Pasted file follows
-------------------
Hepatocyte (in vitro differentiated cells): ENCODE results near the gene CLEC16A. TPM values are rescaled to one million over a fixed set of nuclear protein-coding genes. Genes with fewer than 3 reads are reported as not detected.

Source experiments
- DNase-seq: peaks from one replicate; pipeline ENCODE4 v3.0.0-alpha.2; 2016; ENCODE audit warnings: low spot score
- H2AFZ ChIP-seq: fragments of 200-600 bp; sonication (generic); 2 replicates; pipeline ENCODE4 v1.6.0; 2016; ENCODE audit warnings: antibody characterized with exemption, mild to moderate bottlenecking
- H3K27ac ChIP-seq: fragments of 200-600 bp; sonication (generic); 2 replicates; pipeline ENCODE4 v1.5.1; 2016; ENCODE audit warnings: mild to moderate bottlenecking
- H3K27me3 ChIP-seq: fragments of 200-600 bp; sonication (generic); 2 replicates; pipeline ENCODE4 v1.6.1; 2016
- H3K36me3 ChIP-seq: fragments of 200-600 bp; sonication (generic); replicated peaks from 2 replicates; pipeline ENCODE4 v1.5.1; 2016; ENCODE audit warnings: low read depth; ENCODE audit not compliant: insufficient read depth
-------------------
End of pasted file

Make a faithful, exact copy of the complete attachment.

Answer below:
Hepatocyte (in vitro differentiated cells): ENCODE results near the gene CLEC16A. TPM values are rescaled to one million over a fixed set of nuclear protein-coding genes. Genes with fewer than 3 reads are reported as not detected.

Source experiments
- DNase-seq: peaks from one replicate; pipeline ENCODE4 v3.0.0-alpha.2; 2016; ENCODE audit warnings: low spot score
- H2AFZ ChIP-seq: fragments of 200-600 bp; sonication (generic); 2 replicates; pipeline ENCODE4 v1.6.0; 2016; ENCODE audit warnings: antibody characterized with exemption, mild to moderate bottlenecking
- H3K27ac ChIP-seq: fragments of 200-600 bp; sonication (generic); 2 replicates; pipeline ENCODE4 v1.5.1; 2016; ENCODE audit warnings: mild to moderate bottlenecking
- H3K27me3 ChIP-seq: fragments of 200-600 bp; sonication (generic); 2 replicates; pipeline ENCODE4 v1.6.1; 2016
- H3K36me3 ChIP-seq: fragments of 200-600 bp; sonication (generic); replicated peaks from 2 replicates; pipeline ENCODE4 v1.5.1; 2016; ENCODE audit warnings: low read depth; ENCODE audit not compliant: insufficient read depth